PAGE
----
FOR three solid days, students and faculty ate rice and tea. No eggs or cheese, no soft drinks or milk, no cereal or bread -- just rice and tea for breakfast, lunch, and dinner. The purpose of this meager diet was not to take pounds off the students at Armand Hammer United World College of the American West, a pre-university school with European roots. The purpose, according to Sophie Moochhala, a student from India, was to spur the students to a ``mental and physical level of involvement'' in a schoolwide three-day conference on hunger.
In the end, the rice diet saved the school money, and the students chose to use the funds to provide food, clothing, housing, and education to a couple of children in need through one of the private agencies devoted to such endeavors.
It is this kind of student commitment that prompts Ted Lockwood, the school's president, to say (over a rice-and-tea lunch), ``Sometimes, you forget that they're just 16 and 17 years old.''
Twice a year, the school closes down all its activities so the students -- 200 in number, representing 67 nations of the world -- can hold a special conference on an important world issue. Past conferences have focused on world religions, justice, tolerance, and, last fall, peace.
The students, working on a strict budget, are entirely responsible for organization, choice of speakers, accommodations for the guests, and all other details. According to their faculty adviser for this year's conference, Natt Mann, the students required very little guidance for the hunger conference last month, and only potential cost overruns and a bit of overambition needed to be held in check.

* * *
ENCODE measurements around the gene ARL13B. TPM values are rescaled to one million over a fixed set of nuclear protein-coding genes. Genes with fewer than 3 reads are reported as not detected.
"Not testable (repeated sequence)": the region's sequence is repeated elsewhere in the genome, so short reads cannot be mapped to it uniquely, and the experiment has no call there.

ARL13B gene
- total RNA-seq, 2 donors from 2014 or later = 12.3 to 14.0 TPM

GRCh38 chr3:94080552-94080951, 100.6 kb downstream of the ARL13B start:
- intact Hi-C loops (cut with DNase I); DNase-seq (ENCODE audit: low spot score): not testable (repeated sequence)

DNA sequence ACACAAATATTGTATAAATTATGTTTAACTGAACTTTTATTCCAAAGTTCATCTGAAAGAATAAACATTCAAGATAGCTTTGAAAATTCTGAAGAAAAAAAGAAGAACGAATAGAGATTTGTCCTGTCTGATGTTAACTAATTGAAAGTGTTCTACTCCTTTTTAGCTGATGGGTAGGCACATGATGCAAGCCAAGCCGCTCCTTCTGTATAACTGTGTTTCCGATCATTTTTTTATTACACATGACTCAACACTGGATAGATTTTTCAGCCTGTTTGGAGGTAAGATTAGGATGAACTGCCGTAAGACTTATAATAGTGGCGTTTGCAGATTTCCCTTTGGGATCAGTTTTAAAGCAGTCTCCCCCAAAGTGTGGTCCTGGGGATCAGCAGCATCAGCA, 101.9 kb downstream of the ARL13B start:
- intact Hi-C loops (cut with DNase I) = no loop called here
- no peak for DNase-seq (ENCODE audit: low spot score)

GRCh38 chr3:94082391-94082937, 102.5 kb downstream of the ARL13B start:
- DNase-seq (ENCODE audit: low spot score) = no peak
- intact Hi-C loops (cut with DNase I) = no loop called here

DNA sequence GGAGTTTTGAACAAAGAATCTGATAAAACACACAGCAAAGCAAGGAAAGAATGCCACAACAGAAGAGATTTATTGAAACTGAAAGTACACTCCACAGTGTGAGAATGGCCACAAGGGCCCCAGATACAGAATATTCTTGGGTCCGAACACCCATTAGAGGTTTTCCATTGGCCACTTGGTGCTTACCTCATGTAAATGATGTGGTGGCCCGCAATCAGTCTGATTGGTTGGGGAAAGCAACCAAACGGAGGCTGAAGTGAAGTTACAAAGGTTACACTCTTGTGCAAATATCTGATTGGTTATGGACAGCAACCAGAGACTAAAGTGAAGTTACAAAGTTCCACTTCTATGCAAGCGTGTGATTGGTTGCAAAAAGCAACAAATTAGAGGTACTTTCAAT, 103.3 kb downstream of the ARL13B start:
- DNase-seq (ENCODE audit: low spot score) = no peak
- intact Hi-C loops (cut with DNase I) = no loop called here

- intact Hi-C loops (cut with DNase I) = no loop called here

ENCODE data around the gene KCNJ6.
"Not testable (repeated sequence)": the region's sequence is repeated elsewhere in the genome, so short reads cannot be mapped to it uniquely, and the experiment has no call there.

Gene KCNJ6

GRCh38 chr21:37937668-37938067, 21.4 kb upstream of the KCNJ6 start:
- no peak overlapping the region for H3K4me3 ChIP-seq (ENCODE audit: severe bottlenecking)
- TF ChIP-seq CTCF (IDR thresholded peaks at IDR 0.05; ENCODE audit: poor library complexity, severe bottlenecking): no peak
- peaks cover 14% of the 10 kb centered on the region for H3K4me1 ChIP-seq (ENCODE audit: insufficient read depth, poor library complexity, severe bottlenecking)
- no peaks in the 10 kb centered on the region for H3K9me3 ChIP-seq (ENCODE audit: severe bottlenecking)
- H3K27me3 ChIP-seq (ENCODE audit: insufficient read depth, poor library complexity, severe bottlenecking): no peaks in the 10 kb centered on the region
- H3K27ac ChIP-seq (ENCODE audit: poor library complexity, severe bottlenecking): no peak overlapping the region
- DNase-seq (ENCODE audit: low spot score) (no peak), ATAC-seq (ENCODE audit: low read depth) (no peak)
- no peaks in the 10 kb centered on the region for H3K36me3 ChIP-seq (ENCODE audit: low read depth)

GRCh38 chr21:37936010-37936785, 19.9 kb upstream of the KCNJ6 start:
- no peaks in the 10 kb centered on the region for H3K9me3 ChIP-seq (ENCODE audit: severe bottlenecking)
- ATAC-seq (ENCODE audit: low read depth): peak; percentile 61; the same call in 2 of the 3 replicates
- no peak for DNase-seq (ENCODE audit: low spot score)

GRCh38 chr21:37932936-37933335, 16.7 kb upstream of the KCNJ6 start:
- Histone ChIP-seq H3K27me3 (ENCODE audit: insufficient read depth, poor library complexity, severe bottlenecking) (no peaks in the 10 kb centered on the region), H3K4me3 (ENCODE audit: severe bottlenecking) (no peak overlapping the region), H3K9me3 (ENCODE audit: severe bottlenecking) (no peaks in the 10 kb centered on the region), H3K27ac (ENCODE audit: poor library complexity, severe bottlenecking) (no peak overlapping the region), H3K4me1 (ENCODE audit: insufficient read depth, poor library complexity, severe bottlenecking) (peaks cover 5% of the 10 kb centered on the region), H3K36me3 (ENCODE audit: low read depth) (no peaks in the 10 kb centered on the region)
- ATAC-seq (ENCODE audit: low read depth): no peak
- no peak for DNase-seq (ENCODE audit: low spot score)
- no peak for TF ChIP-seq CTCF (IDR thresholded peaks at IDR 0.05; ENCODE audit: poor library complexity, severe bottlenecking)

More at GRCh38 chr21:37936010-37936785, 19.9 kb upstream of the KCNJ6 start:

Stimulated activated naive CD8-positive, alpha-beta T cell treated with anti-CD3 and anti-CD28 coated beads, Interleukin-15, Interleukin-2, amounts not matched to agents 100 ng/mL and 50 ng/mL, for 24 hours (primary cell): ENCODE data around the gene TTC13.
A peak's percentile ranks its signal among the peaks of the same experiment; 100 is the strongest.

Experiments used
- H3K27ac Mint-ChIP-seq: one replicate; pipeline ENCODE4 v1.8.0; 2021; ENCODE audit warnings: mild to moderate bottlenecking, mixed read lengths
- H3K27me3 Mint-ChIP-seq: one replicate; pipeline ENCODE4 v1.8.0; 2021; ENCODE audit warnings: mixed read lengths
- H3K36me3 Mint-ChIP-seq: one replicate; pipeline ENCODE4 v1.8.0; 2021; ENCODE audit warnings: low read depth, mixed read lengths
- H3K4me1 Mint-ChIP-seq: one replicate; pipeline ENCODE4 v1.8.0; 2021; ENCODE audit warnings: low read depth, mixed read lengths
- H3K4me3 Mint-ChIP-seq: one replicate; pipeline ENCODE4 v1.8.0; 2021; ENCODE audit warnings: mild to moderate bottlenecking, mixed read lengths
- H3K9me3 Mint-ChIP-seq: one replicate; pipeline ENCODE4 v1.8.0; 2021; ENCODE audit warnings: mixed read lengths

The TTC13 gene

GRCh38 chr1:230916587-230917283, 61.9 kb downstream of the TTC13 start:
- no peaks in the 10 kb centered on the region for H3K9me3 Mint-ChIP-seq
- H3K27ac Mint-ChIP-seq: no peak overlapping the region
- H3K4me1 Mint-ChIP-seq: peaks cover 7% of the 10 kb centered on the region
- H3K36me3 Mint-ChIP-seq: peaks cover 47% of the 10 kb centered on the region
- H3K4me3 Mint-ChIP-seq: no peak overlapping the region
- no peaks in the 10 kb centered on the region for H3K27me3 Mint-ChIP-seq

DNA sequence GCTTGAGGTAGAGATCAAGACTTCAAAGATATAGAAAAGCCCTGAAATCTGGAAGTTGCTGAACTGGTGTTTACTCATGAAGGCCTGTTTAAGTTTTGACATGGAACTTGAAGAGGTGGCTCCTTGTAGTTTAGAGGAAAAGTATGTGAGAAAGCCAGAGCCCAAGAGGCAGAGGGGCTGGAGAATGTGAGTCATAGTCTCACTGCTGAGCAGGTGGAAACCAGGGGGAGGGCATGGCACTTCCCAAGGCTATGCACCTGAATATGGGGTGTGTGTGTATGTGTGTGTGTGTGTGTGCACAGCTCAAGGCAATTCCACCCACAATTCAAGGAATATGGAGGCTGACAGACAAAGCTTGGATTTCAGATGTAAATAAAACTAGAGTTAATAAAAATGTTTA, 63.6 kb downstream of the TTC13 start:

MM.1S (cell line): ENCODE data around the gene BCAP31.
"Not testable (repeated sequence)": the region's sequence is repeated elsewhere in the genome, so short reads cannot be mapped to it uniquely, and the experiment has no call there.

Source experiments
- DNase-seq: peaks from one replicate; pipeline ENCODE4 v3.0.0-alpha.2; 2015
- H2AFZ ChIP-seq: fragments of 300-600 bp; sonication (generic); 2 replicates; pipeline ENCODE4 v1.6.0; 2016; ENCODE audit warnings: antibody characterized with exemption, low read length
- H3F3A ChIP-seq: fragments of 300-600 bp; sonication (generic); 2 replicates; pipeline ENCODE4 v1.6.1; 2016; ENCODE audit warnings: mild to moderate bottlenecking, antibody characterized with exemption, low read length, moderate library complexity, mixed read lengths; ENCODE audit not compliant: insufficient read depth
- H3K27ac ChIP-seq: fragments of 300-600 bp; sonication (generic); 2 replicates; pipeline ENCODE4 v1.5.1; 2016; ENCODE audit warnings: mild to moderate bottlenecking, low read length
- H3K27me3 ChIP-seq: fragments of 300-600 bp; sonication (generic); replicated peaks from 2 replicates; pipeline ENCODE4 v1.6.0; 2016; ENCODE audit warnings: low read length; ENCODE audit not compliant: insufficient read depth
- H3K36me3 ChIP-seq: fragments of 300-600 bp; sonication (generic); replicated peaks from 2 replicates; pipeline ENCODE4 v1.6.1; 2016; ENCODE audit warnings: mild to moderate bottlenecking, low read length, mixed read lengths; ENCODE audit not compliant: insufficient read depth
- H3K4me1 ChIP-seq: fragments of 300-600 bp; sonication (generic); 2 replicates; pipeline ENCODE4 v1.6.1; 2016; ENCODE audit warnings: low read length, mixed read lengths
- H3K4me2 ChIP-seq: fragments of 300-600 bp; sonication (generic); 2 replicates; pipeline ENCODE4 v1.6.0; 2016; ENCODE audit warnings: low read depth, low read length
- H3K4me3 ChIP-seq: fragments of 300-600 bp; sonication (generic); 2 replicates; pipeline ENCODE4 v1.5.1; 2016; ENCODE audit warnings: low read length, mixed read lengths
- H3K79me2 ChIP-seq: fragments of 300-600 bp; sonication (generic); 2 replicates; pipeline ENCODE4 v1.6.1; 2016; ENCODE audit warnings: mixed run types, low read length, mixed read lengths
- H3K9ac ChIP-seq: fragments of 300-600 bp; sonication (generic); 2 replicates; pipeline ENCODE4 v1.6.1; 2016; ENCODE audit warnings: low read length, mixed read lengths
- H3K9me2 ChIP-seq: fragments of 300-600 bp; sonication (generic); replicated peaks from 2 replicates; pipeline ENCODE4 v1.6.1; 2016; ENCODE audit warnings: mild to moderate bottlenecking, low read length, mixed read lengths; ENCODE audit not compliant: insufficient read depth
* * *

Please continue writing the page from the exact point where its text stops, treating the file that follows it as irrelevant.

The Montezuma school is the sixth branch of the United World Colleges (UWC). The original institute was founded in Wales in 1962. The founders, a group of scholars and war veterans, included Kurt Hahn of Germany, an educator noted for advocating a mental and physical approach to achieving a well-rounded education. In 1967, Lord Mountbatten became the first president of the UWC organization. It was largely through his efforts that further branches of the UWC were established in Canada, Singapore, Swaziland, and Italy.
When the Prince of Wales accepted the UWC's presidency (at the request of Lord Mountbatten) in 1978, Mountbatten's dream of a branch in the United States was yet unfulfilled.
In 1981, the International Council of the UWCs and Prince Charles -- having obtained a commitment of ``seed'' money from philanthropist and oil executive Armand Hammer -- chose Montezuma as the site for a new college. Where resort guests once bathed themselves in natural hot springs and walked in lavish gardens, only run-down buildings and a dilapidated Queen Anne-style hotel remained.
The Armand Hammer Foundation purchased the buildings and land. Most of the original buildings were renovated and new buildings were added. To date, Dr. Hammer remains actively involved in the UWCs and the school at Montezuma -- attending special activities, funding student scholarships, guiding and guarding his investment.
Although each of the six UWCs is distinct, they share a commitment to ``promoting international understanding through education.'' The goal, says dean of studies Andrew Maclehose, a Welshman who has been with the UWCs since 1966, ``is not to just produce a good academic curriculum. The founders would not have put all the money into it that they did if that were the only purpose.''
The UWCs are committed to graduating students who have achieved high academic standards, who understand and can effectively deal with the challenges of a multicultural living experience, and who know the value of serving the community in which they live.